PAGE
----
While I am fairly confident and secure about my digital image and digital dossier, I have a separate digital insecurity that has recently developed. Yesterday, I bought my first Apple computer–a MacBook Pro! I am excited, but COMPLETELY out of my element. I have been checking out MacBooks from the campus libraries for the last week because I require a Mac program for my final course assignment (I am using Pages to publish EPUBS).
I think I’ve made a few mistakes with the loaner Macs, like installing iCloud and logging into to my Chrome browser account on a machine that wasn’t mine to personalize. Since I am pretty green on how Macs work, I am unsure how much I have exposed myself or my data from my other Apple devices (like my iPhone or iPad) or even my internet browsing history. For example, because of my iCloud mistake (I think that was the culprit), my brand new Safari browser on the new computer was fully equipped with all of the UW-Madison Libraries Quick Links. Gee, thanks… Who knows what else got screwed up! Since I’m such a Mac newbie, I don’t even know where to look.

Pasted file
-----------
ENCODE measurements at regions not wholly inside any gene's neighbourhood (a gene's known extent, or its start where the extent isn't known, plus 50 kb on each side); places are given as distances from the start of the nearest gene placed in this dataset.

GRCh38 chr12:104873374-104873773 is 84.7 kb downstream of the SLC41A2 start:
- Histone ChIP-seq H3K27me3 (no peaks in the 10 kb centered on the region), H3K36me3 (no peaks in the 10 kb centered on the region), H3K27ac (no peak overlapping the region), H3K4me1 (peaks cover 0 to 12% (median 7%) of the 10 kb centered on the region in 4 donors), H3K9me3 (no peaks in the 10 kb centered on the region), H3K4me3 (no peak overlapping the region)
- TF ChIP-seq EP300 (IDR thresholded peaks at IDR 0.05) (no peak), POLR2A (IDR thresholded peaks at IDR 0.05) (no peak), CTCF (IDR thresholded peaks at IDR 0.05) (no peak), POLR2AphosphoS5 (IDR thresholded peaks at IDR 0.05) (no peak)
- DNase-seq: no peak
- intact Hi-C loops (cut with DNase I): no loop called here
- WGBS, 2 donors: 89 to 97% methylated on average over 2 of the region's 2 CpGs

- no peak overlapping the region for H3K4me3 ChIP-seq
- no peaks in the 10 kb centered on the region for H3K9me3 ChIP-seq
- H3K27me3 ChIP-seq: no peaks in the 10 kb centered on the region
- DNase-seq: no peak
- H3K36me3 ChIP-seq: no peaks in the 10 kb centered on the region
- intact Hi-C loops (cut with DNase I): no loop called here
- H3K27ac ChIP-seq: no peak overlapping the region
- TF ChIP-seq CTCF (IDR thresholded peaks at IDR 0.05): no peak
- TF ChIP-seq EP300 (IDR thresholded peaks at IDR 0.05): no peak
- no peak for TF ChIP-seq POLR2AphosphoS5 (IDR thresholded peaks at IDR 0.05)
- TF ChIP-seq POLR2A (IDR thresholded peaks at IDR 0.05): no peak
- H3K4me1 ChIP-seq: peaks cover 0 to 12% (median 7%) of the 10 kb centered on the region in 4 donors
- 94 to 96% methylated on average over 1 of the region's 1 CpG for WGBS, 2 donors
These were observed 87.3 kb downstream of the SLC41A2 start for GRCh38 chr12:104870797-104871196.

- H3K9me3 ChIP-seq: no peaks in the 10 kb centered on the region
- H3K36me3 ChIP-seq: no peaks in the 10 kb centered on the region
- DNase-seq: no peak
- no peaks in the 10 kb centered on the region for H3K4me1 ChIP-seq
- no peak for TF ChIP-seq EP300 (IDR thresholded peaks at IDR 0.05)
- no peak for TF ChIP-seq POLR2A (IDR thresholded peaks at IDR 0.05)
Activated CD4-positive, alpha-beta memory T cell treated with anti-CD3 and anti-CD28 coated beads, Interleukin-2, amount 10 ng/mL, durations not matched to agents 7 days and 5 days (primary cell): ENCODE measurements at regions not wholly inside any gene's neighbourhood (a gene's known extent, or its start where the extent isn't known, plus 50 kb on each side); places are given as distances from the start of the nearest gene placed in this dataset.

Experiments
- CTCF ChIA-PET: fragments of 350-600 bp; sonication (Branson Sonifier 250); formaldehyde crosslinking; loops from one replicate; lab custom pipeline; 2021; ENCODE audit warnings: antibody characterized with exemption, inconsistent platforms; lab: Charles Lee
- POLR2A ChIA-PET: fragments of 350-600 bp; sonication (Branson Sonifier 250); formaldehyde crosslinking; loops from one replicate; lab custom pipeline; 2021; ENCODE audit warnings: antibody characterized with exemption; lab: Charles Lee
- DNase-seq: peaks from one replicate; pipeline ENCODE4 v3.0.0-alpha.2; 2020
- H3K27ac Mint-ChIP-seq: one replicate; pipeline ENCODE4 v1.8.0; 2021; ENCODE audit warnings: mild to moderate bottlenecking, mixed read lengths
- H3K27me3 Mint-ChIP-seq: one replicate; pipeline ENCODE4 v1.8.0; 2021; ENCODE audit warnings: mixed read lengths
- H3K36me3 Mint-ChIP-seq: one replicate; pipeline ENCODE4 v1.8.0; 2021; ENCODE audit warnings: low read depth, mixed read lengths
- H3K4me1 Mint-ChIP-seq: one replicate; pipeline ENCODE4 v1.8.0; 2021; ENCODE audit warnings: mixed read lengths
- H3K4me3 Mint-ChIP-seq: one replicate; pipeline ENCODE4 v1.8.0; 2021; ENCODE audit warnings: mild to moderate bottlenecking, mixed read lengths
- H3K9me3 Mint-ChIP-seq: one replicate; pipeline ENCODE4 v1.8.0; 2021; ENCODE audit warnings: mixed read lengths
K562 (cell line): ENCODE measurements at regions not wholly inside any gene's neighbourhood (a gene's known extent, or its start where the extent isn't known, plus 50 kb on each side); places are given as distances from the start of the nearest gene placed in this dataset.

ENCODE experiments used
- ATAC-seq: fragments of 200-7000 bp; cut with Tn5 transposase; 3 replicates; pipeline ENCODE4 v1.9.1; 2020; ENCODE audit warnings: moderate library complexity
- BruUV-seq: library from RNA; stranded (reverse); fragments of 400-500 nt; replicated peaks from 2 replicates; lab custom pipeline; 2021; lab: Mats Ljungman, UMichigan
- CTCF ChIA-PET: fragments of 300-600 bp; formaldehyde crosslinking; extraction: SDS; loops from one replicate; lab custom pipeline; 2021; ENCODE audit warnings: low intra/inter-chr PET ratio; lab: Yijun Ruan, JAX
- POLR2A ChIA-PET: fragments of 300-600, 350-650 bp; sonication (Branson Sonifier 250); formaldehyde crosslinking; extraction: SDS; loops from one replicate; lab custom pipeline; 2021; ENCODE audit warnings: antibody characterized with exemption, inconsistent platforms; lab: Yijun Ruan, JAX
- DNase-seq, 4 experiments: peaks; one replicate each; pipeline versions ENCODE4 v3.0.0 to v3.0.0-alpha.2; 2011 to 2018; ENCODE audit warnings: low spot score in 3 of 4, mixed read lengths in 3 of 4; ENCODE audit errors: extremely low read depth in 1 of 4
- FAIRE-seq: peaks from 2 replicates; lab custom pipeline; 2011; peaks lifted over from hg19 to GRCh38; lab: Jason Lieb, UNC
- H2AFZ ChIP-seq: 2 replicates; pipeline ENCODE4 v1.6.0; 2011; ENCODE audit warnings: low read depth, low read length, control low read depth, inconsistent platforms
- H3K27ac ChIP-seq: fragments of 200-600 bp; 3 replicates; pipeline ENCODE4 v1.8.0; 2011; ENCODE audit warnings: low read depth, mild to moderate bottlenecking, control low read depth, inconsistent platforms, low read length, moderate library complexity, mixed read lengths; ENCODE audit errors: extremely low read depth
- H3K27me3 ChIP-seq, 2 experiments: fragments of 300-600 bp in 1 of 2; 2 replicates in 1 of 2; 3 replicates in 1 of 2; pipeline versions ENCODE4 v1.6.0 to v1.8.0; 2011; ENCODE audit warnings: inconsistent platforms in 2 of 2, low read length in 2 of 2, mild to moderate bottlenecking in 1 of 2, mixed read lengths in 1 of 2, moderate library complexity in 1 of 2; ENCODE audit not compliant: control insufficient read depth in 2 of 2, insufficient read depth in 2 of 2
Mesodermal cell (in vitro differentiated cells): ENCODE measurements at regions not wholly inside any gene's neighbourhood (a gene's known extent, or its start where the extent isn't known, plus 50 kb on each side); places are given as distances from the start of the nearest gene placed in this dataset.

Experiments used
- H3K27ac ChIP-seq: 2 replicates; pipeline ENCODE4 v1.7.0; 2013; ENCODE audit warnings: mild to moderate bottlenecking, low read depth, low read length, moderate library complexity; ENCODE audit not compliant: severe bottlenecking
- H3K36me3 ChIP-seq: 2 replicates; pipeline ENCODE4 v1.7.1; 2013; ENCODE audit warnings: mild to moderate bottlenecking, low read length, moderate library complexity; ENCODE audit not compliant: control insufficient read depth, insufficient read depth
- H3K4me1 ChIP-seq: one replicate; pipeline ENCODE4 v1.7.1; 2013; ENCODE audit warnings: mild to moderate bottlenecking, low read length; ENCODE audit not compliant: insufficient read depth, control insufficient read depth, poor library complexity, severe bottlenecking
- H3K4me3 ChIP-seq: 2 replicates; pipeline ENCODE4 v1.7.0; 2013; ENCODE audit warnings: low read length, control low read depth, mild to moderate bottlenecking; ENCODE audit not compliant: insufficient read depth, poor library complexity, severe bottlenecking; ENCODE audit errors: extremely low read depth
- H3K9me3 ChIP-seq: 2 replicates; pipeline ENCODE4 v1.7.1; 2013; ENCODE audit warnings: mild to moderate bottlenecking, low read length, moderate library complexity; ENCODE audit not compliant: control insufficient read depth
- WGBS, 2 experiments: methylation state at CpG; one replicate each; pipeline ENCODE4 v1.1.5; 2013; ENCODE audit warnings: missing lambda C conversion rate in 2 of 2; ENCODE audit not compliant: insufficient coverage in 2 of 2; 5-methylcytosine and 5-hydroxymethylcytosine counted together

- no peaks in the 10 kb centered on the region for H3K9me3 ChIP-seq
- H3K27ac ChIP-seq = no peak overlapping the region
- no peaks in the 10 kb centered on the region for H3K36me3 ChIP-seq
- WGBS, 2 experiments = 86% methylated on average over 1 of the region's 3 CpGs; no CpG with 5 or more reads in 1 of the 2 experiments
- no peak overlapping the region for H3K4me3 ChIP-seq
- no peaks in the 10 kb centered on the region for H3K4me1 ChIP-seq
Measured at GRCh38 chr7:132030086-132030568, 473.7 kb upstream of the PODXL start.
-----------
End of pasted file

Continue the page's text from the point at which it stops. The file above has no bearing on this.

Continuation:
I’m hoping it will turn out okay, especially since the campus libraries re-image each machine every time when they are returned after 3 days. In the meantime, I’m trying to learn as quickly as possible and I’m making visits to the Apple Store for One-on-Ones. I had one this morning and I’ve got another appointment tomorrow before class. Maybe they can help this NOOB before she gets PWNED.